We however have come to the conclusion that the Stern Brothers opinion is of value in enunciating a general principle applicable alike to a determination of equity capital at any specific time. This principle is that to ‘show the true financial status of an accrual basis taxpayer’ as at any specific moment, it is necessary to adjust equity capital by the amount of excess profits taxes arising in the preceding year. Petitioner's argument is that the tax liability here in question did not ‘arise’ in the preceding year but instead was imposed retroactively by the Excess Profits Tax Act of 1950. While for income tax inclusion or deduction purposes petitioner's argument has merit (see Union Bleachery v. Commissioner, 97 F.2d 226; and Van Norman Co. v. Welch, 141 F.2d 99; but see Fawcus Machine Co. v. United States, 282 U.S. 375), nevertheless such a holding when applied to a taxpayer's equity capital computation leads to a patently inaccurate conclusion of financial worth. This is because the computation as at December 31, 1950, would reflect the total of petitioner's net earnings after income tax for that year, but would not reflect the excess profits tax subsequently imposed upon those earnings.
Because of this circumstance, we hold that section 40.437-5(c)(2) of Regulations 130, insofar as it applies here, is a reasonable interpretation of section 437(c) of the Internal Revenue Code of 1939. Respondent was therefore not in error in requiring an adjustment of petitioner's equity capital as at December 31, 1950, for purposes of determining petitioner's 1951 excess profits tax credit. The petitioner had more than 1 full year before filing its return for 1951 to make the required adjustments to its opening balance sheet.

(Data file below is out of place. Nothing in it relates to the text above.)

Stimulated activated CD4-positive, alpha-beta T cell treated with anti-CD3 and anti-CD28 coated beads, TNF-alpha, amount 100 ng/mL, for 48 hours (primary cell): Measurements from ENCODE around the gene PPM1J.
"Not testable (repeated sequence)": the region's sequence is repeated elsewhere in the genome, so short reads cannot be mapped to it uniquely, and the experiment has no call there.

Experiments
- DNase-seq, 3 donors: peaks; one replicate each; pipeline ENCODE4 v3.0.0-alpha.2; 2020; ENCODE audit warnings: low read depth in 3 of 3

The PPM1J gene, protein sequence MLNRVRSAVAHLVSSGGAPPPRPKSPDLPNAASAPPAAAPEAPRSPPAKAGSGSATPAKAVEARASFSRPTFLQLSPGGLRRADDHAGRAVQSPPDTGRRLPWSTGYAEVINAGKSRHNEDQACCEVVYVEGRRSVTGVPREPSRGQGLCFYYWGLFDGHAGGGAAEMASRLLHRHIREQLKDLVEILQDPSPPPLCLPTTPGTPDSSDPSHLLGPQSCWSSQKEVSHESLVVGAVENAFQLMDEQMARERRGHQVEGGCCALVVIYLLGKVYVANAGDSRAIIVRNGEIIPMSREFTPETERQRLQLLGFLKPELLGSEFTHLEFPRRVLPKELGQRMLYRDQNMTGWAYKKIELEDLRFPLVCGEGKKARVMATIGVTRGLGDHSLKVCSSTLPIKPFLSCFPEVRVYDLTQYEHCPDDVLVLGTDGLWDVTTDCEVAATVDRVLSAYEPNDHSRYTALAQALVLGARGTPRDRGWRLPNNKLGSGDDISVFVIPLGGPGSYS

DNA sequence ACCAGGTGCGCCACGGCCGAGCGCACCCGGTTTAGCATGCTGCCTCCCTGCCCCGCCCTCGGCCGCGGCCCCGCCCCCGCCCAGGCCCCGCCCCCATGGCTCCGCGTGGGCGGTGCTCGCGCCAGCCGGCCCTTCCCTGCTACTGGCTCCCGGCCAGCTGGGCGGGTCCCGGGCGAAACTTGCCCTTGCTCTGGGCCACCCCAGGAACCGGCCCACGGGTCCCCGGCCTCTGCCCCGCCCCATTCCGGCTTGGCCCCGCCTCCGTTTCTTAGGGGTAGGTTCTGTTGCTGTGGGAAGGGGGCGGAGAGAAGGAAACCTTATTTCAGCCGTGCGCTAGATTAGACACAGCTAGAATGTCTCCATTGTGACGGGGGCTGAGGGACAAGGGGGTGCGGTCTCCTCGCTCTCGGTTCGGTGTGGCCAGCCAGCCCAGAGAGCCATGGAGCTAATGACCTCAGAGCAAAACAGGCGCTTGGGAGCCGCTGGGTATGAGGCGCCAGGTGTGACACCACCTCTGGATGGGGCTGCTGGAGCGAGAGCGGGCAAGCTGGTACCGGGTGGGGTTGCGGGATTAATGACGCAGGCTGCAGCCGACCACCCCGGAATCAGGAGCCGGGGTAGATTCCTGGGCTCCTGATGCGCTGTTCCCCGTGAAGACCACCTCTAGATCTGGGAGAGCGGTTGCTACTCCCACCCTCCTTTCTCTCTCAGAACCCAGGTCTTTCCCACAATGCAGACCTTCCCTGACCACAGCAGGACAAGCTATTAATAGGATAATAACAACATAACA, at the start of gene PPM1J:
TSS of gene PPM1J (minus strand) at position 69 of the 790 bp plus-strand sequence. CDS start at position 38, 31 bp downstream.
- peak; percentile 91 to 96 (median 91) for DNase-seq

Petitioner's final argument is that an application of Regulations 130, section 40.437-5(c)(2), involves an exception to the rule of Security Mills Co. v. Commissioner, supra, which held that income and deductions are to be determined upon the basis of a fixed accounting period and that a contingent liability which is dependent on the last day of the accounting period upon a future event may not be treated as a deductible accrued liability for the taxable year. A similar argument was rejected by the Court of Appeals for the Ninth Circuit in Commissioner v. Pacific Affiliate, supra, the court citing and relying upon Stern Brothers & Co., supra. In Pacific Affiliate the issue was the proper time for the accrual of an excess profits tax liability for the further purpose of determining accumulated earnings and profits. We think that equity capital is sufficiently akin to accumulated earnings and profits as to be governed by the same general rule.